By Chris Adams

As cancer medicines get more and more precise – and expensive – researchers worry about cost and health disparities.

“We are treading on very thin ice in the research world if we don’t call this out,” said Dr. George Demetri, director of the Sarcoma Center at the Dana-Farber Cancer Institute, a Harvard Medical School teaching hospital. Demetri, who also sits on two drug company boards, said pharmaceutical companies are developing life-saving drugs at a record rate, but there has been market failure when it comes to pricing, particularly of generic drugs.

In a session with National Press Foundation fellows, Demetri (bio, Twitter) gave a tutorial on precision medicine, which uses information about a person’s own genes or proteins to prevent, diagnose or treat disease. For example, rather than using a one-size-fits-all approach to treating breast cancer, precision medicine would determine if the cancer was “HER2-positive” and, if so, use specialized medicine to treat it.

The breakthroughs in, for example, CAR T-cell therapy are dramatic, but so are the costs, which can be $500,000 or more. How will publicly funded health programs, such as Medicare and Medicaid, cover those costs – and will private insurers do so? Medicare in 2019 said it would cover CAR T-cell therapy. Private insurers have taken a drug-by-drug, case-by-case stance, rather than make blanket policies that new classes of therapy will be covered.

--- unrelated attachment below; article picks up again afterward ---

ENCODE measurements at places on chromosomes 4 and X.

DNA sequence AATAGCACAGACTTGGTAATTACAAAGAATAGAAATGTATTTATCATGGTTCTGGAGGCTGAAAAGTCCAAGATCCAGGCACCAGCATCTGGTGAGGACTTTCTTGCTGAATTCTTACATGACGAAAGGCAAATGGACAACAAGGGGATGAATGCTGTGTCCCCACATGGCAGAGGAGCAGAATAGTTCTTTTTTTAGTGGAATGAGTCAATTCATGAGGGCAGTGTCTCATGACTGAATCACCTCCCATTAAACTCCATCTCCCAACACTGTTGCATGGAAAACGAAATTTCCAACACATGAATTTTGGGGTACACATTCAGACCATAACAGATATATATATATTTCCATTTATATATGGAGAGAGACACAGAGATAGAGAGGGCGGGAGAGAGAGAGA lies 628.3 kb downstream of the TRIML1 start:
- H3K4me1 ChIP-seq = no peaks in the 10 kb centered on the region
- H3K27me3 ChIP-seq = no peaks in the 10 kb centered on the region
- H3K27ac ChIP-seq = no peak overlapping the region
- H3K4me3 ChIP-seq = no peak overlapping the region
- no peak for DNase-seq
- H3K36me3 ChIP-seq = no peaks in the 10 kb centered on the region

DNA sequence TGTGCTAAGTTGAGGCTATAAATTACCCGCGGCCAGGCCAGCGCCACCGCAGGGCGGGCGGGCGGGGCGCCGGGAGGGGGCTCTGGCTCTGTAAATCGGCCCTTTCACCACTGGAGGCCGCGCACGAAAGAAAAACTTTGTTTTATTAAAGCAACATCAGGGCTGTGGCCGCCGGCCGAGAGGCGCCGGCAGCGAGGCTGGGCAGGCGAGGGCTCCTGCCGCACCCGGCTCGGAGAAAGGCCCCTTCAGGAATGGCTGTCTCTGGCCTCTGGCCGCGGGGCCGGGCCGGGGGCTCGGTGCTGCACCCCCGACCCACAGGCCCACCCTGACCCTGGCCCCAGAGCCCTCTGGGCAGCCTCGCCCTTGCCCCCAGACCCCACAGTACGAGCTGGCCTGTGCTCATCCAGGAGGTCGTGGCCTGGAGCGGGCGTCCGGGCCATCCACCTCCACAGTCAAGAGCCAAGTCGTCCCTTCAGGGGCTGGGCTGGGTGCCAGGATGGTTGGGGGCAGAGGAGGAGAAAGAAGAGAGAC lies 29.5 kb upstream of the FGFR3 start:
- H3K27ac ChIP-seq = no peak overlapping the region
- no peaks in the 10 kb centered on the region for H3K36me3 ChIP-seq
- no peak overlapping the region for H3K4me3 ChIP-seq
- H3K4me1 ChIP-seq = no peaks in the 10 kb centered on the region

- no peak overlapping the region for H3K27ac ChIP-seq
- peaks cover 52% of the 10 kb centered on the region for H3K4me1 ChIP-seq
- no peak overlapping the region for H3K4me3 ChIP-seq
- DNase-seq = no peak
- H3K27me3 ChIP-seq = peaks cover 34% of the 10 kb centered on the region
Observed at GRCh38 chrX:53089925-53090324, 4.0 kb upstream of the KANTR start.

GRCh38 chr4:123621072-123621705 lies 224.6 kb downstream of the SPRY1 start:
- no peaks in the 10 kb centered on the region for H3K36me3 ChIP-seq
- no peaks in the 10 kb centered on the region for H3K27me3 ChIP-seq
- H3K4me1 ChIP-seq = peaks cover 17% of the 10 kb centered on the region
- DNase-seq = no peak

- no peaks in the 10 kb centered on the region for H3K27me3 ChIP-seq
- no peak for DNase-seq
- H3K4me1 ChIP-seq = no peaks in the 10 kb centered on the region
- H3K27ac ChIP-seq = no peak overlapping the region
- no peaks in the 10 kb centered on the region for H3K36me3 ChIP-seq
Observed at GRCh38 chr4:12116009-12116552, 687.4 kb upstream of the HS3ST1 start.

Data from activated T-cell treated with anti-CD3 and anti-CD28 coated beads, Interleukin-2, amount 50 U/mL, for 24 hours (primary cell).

“We are at an incredible time for cancer research and medical research, and public policy and public understanding is a little behind the eight ball,” Demetri said. “We’ve still got the public on our side, and I don’t want to lose them because of the issues of pricing.”

“I wish market forces would control the rising cost of generic drugs,” he added. The problem, he said, is that there are a wide variety generic drugs that each pose different pricing issues.

For example, for pediatric cancer drugs, the market is tiny and profit margins are narrow, causing a shortage of investment in new drugs. In other cases, exorbitant generic drug prices are caused by “the unintended consequences of very well-intentioned legislation to try to push research into older generic drugs to show that they do or do not work,” he said.  Investors who fund such research have the right to control use of the drug for that specific purpose “and potentially charge what they want for the drug. So that has led to market inequities and some of the almost unthinkable predatory pricing of generic drugs.”

Journalists can help by explaining to the public the complex system of drug development, incentives, legislation and pricing and brokering a respectful discussion that does not assume that any one actor has the answer, Demetri said.

“It’s much too complicated for that.”